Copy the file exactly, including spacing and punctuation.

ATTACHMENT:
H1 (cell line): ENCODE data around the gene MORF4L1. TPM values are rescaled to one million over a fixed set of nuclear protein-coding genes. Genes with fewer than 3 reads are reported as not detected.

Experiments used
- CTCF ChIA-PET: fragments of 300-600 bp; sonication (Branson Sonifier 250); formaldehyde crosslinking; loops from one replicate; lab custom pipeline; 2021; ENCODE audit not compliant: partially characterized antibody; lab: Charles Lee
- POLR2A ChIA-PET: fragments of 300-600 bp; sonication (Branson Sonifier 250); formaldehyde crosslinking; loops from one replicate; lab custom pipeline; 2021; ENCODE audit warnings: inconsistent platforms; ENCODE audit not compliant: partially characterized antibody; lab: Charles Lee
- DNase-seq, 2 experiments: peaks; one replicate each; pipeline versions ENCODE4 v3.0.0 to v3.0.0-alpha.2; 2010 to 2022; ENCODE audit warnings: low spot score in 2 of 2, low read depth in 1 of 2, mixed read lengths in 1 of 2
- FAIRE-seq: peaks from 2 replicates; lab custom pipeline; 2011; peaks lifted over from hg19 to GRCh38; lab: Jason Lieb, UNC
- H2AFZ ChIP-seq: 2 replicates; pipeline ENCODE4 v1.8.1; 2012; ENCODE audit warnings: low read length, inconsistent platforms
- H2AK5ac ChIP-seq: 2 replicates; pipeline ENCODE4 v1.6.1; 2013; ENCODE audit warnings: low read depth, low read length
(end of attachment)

H1 (cell line): ENCODE data around the gene MORF4L1. TPM values are rescaled to one million over a fixed set of nuclear protein-coding genes. Genes with fewer than 3 reads are reported as not detected.

Experiments used
- CTCF ChIA-PET: fragments of 300-600 bp; sonication (Branson Sonifier 250); formaldehyde crosslinking; loops from one replicate; lab custom pipeline; 2021; ENCODE audit not compliant: partially characterized antibody; lab: Charles Lee
- POLR2A ChIA-PET: fragments of 300-600 bp; sonication (Branson Sonifier 250); formaldehyde crosslinking; loops from one replicate; lab custom pipeline; 2021; ENCODE audit warnings: inconsistent platforms; ENCODE audit not compliant: partially characterized antibody; lab: Charles Lee
- DNase-seq, 2 experiments: peaks; one replicate each; pipeline versions ENCODE4 v3.0.0 to v3.0.0-alpha.2; 2010 to 2022; ENCODE audit warnings: low spot score in 2 of 2, low read depth in 1 of 2, mixed read lengths in 1 of 2
- FAIRE-seq: peaks from 2 replicates; lab custom pipeline; 2011; peaks lifted over from hg19 to GRCh38; lab: Jason Lieb, UNC
- H2AFZ ChIP-seq: 2 replicates; pipeline ENCODE4 v1.8.1; 2012; ENCODE audit warnings: low read length, inconsistent platforms
- H2AK5ac ChIP-seq: 2 replicates; pipeline ENCODE4 v1.6.1; 2013; ENCODE audit warnings: low read depth, low read length